How The Disastrous 2010 Concert Season Could Work In Your Favor

Roger Waters i i

In one of 2010's few success stories, Roger Waters performs a series of concerts celebrating the 30th anniversary of Pink Floyd's album The Wall. Kevin Winter/Getty Images hide caption

itoggle caption Kevin Winter/Getty Images
Roger Waters

In one of 2010's few success stories, Roger Waters performs a series of concerts celebrating the 30th anniversary of Pink Floyd's album The Wall.

Kevin Winter/Getty Images

Lists of the top 50 concert tours in North America and the world were released on Tuesday by the concert industry tracking publication Pollstar. Bon Jovi topped both lists; tours from fellow monsters of rock like AC/DC, U2 and Roger Waters also made huge amounts of money. But Pollstar's findings aren't going to make everyone happy; as Zoe Chace reports on Morning Edition, they also indicate that the number of tickets sold in 2010 dropped sharply over the previous year.

We've known for some time that the concert industry struggled in 2010, but now we're finding out just how bad things were. Pollstar announced that the number of tickets sold in North America dropped by about 12 percent over 2009.

Because of an already lukewarm market and persistent economic malaise, that devastating blow couldn't be corrected by adding shows or raising ticket prices. The silver lining peeking out from behind all this gloom? In 2011, it seems, we can start looking forward to lower prices for concert tickets.

"Artists worked fewer shows in a tough business climate, and those that overreached suffered the consequences," reported Gary Bongiovanni, Pollstar's editor-in-chief. Ticket prices dropped, too, a fundamental signal that the industry badly overestimated the willingness of audiences to pay the high prices for tickets, travel, fees and concessions that can make attending a big concert a costly proposition.

According to Pollstar, the Top 50 tours in North America grossed 15 percent less in 2010 than they did in 2009.

This is a bitter pill for the multibillion-dollar concert industry to swallow — and it's hard for artists, too. As Billboard, which does its own research on concert revenues, put it earlier this month:

Leading up to last year's strong touring business performance, concerts were given the mantle as the savior of the music business and in large part impervious to economic recessions. That view is out the window this year, not just for concerts but also for live events in general.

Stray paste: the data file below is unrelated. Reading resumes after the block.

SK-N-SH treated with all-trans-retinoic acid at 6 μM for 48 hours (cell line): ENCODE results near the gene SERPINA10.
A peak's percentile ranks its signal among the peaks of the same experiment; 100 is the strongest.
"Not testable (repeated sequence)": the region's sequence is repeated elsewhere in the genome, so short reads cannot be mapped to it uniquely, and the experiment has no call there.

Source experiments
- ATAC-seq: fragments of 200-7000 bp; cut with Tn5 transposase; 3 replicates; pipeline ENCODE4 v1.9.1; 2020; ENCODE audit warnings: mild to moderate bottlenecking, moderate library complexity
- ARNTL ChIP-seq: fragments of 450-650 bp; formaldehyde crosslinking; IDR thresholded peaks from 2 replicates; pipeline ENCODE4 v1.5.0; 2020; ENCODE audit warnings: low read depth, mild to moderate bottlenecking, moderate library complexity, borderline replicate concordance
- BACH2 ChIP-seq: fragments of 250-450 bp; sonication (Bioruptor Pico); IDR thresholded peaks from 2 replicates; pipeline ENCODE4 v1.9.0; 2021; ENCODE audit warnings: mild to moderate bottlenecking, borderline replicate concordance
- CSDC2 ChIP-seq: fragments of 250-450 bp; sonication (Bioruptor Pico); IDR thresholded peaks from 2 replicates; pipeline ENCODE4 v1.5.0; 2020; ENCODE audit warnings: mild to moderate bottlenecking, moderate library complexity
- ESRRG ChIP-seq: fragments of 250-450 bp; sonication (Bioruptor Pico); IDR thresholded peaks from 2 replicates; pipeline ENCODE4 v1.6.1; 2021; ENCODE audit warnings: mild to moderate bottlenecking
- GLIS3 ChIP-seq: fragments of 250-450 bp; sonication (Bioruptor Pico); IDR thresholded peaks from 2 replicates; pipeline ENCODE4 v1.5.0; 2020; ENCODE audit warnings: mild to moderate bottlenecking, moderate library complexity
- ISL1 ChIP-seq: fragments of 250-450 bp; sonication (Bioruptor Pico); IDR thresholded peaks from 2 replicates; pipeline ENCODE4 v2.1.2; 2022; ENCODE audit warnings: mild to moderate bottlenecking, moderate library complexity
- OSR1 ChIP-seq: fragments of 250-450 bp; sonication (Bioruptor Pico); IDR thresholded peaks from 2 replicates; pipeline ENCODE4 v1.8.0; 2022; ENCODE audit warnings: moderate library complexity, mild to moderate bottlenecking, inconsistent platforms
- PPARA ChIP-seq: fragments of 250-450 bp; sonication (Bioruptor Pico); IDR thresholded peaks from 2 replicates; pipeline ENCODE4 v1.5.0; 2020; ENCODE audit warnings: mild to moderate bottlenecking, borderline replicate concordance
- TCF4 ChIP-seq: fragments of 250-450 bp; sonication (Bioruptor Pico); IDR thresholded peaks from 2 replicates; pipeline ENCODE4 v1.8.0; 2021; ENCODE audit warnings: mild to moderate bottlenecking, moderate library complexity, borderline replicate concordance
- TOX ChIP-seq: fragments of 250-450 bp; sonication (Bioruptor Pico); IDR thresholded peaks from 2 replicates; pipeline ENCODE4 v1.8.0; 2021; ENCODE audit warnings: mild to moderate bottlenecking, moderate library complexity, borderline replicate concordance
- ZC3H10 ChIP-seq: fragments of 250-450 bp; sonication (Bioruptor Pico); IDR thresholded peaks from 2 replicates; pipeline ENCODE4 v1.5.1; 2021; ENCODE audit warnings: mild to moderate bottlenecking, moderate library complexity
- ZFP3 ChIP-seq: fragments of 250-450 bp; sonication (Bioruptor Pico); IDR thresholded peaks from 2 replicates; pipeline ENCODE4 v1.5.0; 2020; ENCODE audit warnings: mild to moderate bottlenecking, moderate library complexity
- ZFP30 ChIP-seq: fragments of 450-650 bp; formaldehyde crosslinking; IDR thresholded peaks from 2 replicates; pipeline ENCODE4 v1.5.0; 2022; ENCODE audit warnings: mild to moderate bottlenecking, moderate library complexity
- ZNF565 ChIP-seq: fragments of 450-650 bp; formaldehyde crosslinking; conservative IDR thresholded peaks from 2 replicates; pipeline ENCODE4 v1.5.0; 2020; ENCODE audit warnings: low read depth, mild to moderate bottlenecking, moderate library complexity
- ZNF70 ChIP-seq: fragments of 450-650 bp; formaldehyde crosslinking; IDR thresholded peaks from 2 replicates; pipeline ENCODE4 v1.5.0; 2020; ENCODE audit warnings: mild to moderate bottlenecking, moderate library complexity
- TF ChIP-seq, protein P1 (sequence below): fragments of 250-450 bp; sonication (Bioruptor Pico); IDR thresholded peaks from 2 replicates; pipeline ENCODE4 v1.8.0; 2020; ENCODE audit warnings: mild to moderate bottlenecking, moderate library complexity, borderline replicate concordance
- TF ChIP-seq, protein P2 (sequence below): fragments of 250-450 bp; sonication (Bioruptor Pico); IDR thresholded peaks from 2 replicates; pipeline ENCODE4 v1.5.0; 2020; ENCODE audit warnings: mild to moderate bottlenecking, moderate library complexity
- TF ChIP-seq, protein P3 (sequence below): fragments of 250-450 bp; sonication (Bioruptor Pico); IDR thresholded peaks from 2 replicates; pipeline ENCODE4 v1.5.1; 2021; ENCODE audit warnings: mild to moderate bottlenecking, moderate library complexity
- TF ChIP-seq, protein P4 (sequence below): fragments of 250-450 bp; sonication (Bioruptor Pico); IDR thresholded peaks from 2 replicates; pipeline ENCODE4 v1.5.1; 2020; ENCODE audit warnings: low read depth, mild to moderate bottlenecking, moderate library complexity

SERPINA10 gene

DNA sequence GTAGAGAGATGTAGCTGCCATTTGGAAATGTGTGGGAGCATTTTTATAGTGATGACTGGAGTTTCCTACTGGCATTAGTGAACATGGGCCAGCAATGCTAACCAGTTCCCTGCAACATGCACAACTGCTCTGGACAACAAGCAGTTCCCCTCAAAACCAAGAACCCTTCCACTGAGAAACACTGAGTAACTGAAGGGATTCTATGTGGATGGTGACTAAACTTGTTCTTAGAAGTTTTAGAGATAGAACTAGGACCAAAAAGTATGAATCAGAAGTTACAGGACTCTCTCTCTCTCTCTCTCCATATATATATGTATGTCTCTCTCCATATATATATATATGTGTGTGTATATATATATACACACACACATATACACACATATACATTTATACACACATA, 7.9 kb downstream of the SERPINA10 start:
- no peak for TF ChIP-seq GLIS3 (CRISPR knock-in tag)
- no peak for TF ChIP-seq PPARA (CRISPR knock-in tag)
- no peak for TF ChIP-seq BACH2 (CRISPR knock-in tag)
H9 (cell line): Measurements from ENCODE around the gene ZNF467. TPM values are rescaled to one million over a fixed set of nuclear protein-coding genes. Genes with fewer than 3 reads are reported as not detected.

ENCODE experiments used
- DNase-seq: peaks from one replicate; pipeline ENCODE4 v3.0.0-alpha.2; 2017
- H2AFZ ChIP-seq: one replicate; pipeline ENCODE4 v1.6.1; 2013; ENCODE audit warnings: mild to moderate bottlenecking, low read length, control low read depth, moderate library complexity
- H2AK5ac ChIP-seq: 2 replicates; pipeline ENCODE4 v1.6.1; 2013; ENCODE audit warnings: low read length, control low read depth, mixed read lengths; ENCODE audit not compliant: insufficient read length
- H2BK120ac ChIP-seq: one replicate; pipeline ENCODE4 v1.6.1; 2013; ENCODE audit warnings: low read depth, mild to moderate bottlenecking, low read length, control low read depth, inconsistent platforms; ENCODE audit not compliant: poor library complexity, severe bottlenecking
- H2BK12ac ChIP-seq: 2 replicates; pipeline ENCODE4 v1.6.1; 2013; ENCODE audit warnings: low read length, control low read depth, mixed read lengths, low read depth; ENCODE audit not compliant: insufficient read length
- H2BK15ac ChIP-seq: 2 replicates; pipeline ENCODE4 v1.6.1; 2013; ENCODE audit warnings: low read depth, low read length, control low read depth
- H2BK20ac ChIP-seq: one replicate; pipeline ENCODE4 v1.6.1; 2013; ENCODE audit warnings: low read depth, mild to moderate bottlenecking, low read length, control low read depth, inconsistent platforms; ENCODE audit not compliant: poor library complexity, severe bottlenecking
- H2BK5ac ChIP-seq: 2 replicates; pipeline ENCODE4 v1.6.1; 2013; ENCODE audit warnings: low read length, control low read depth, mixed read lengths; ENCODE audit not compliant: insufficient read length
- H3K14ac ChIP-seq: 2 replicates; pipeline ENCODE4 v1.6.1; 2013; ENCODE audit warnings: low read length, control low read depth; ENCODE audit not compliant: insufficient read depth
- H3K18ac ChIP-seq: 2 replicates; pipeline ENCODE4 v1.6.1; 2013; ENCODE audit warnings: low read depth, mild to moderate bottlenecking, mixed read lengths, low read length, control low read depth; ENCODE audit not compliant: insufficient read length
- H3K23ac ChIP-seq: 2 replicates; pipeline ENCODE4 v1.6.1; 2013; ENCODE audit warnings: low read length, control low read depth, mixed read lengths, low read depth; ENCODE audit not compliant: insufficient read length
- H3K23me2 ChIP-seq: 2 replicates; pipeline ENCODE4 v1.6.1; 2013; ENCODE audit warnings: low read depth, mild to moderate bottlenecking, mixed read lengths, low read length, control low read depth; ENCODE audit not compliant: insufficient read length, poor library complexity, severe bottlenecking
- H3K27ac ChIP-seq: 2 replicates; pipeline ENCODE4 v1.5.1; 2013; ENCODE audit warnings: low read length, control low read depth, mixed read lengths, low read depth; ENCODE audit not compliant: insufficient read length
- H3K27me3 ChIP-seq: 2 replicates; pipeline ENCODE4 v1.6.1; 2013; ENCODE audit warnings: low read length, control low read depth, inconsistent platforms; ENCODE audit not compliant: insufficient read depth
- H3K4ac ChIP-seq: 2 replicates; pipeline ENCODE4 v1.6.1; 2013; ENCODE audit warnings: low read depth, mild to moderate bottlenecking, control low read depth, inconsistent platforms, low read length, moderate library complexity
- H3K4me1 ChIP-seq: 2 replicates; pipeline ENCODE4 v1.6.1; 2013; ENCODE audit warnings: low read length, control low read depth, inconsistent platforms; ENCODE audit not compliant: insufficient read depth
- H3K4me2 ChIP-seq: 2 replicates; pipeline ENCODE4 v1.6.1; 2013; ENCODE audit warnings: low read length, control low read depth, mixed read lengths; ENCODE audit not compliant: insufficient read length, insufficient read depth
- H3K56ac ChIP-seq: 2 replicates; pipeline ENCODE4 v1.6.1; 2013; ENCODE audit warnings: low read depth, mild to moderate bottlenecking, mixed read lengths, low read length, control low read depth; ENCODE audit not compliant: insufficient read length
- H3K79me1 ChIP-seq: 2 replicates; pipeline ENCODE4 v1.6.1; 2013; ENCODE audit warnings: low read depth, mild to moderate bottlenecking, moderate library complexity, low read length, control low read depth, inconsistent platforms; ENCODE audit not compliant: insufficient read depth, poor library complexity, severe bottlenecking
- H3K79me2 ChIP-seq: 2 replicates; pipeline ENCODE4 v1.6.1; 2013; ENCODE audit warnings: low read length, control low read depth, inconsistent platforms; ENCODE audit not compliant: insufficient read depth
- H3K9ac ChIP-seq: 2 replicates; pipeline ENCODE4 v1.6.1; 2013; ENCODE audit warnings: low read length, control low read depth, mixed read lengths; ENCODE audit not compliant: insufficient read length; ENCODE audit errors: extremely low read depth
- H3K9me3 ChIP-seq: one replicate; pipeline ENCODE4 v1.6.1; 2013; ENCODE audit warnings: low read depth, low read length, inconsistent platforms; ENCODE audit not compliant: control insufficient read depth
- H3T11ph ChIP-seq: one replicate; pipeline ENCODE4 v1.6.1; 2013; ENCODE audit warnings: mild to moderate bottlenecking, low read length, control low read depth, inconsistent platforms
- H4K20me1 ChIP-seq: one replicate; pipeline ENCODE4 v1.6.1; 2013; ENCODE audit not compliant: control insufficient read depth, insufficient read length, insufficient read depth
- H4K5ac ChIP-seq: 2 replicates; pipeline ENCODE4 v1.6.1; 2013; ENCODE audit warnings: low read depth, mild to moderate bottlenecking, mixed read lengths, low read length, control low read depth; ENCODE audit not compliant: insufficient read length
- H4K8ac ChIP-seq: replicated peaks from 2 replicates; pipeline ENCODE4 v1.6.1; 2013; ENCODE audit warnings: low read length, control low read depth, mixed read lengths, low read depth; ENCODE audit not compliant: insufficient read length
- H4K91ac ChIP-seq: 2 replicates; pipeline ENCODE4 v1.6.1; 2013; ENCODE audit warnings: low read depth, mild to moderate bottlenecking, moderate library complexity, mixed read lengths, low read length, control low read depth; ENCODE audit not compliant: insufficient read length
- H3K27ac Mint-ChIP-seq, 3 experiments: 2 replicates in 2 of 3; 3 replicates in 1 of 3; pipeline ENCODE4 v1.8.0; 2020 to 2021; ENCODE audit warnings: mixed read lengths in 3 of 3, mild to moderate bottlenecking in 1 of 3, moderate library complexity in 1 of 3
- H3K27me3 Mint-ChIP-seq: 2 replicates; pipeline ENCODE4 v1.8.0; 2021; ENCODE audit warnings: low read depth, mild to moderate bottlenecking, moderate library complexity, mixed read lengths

According to a report from the Associated Press, some in the industry seem to be thinking of next year as an opportunity to correct the mistakes of 2010:

"Now, rather than charge lots early and offer discounts later, some promoters say they'll offer cheaper tickets from the start."

That proposition aligns with the stated intent of the country's biggest promoter, Live Nation. The biggest loser of the year according to Pollstar, the company's struggles have been well documented: Though the year looked up when it completed a merger with Ticketmaster in January, Live Nation canceled several major amphitheater shows during the summer, slashed ticket prices on others and then took a major hit to its stock when it announced during a shareholders meeting in July that revenue estimates for the year would decline by nearly 10 percent over 2009.

In that July meeting, Live Nation's CEO for global music told shareholders (and sent a warning to any musicians listening in) that in order to get more "butts into seats," ticket prices would have to come down.

What could a dip in concert ticket prices mean for the interested parties? Let's break it down.

Musicians: Musicians set the baseline ticket prices for shows (it varies from artist to artist, but the simple formula is the cost of production and travel for a tour plus the amount a musician wants to take home), so this is the group that will take the biggest hit. They'll only do it because they have to, but musicians who charge less might get some new loyal fans in the exchange. Look for some acts to cut back on staging — it costs a bundle to drive dozens of trucks around the country — and some to stay off the road entirely.

Venues: In a best-case scenario, lower ticket prices will mean more bodies in the door, so things might even out. Plus, bodies like beer and T-shirts, and venues get a cut from the sales of both. Only a fool would figure that prices for the things you buy once you're actually in the building will drop.

Promoters: The industry's biggest promoters also own many of its venues, which means they need people to actually buy tickets in order to make money. Still, Live Nation promised in July that some fees (like the one you pay to print your own tickets at home) would start to disappear. Booking a tour is always going to be a gamble, though, and if promoters guess wrong, or stalemates over ticket prices cancel tours, all the good will in the world won't make up for the lost opportunities.

Fans: If your idea of happiness is seeing a band that tours constantly in a slightly smaller venue than it played in the last time it came through town, for significantly less money, 2011 could plaster a perma-smile onto your face. If you want to see Bon Jovi or Roger Waters or Dave Matthews or The Eagles or any of the other artists in Pollstar's Top 50, who routinely sell out large venues at high premiums — or if you tend to steer clear of the big arenas in favor of smaller bands in cozier rooms — 2011 might seem like more of the same.

Comments

 

Please keep your community civil. All comments must follow the NPR.org Community rules and Terms of Use. NPR reserves the right to use the comments we receive, in whole or in part, and to use the commenter's name and location, in any medium. See also the Terms of Use, Privacy Policy and Community FAQ.